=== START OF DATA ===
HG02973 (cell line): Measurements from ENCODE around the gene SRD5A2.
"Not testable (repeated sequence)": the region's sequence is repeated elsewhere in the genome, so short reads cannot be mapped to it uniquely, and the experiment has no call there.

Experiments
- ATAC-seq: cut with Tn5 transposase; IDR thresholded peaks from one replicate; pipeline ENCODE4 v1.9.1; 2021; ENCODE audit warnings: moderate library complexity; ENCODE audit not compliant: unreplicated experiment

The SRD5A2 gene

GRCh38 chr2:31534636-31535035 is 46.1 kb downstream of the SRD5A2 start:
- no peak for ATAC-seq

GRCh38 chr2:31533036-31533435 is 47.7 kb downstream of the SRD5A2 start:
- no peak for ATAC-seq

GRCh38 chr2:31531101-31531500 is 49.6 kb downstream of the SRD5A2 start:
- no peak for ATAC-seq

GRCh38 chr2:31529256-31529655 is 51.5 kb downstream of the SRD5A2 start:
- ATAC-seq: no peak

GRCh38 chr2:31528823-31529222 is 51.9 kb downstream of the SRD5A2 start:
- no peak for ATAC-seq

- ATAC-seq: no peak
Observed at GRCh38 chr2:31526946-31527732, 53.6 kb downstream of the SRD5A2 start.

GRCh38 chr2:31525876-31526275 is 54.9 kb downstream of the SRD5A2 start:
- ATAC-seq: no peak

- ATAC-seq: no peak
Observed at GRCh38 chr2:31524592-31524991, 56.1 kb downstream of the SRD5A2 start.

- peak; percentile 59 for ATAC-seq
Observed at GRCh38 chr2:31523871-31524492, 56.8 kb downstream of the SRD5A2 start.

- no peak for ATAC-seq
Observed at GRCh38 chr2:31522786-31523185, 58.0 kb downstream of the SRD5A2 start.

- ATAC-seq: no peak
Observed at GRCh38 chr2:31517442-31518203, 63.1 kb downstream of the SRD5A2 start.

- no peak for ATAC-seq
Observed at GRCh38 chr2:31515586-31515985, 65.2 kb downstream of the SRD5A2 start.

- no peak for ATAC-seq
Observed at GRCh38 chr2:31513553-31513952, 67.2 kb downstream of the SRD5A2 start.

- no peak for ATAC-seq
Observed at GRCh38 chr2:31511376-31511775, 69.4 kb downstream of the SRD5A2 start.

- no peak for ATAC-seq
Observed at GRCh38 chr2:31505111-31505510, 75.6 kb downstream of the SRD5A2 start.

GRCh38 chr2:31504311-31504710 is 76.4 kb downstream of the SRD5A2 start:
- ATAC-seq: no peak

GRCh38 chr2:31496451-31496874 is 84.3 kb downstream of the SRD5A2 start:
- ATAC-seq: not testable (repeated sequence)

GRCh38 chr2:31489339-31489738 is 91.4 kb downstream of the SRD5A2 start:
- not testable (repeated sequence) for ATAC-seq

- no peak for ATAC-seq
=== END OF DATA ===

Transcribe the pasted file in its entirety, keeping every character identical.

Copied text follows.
HG02973 (cell line): Measurements from ENCODE around the gene SRD5A2.
"Not testable (repeated sequence)": the region's sequence is repeated elsewhere in the genome, so short reads cannot be mapped to it uniquely, and the experiment has no call there.

Experiments
- ATAC-seq: cut with Tn5 transposase; IDR thresholded peaks from one replicate; pipeline ENCODE4 v1.9.1; 2021; ENCODE audit warnings: moderate library complexity; ENCODE audit not compliant: unreplicated experiment

The SRD5A2 gene

GRCh38 chr2:31534636-31535035 is 46.1 kb downstream of the SRD5A2 start:
- no peak for ATAC-seq

GRCh38 chr2:31533036-31533435 is 47.7 kb downstream of the SRD5A2 start:
- no peak for ATAC-seq

GRCh38 chr2:31531101-31531500 is 49.6 kb downstream of the SRD5A2 start:
- no peak for ATAC-seq

GRCh38 chr2:31529256-31529655 is 51.5 kb downstream of the SRD5A2 start:
- ATAC-seq: no peak

GRCh38 chr2:31528823-31529222 is 51.9 kb downstream of the SRD5A2 start:
- no peak for ATAC-seq

- ATAC-seq: no peak
Observed at GRCh38 chr2:31526946-31527732, 53.6 kb downstream of the SRD5A2 start.

GRCh38 chr2:31525876-31526275 is 54.9 kb downstream of the SRD5A2 start:
- ATAC-seq: no peak

- ATAC-seq: no peak
Observed at GRCh38 chr2:31524592-31524991, 56.1 kb downstream of the SRD5A2 start.

- peak; percentile 59 for ATAC-seq
Observed at GRCh38 chr2:31523871-31524492, 56.8 kb downstream of the SRD5A2 start.

- no peak for ATAC-seq
Observed at GRCh38 chr2:31522786-31523185, 58.0 kb downstream of the SRD5A2 start.

- ATAC-seq: no peak
Observed at GRCh38 chr2:31517442-31518203, 63.1 kb downstream of the SRD5A2 start.

- no peak for ATAC-seq
Observed at GRCh38 chr2:31515586-31515985, 65.2 kb downstream of the SRD5A2 start.

- no peak for ATAC-seq
Observed at GRCh38 chr2:31513553-31513952, 67.2 kb downstream of the SRD5A2 start.

- no peak for ATAC-seq
Observed at GRCh38 chr2:31511376-31511775, 69.4 kb downstream of the SRD5A2 start.

- no peak for ATAC-seq
Observed at GRCh38 chr2:31505111-31505510, 75.6 kb downstream of the SRD5A2 start.

GRCh38 chr2:31504311-31504710 is 76.4 kb downstream of the SRD5A2 start:
- ATAC-seq: no peak

GRCh38 chr2:31496451-31496874 is 84.3 kb downstream of the SRD5A2 start:
- ATAC-seq: not testable (repeated sequence)

GRCh38 chr2:31489339-31489738 is 91.4 kb downstream of the SRD5A2 start:
- not testable (repeated sequence) for ATAC-seq

- no peak for ATAC-seq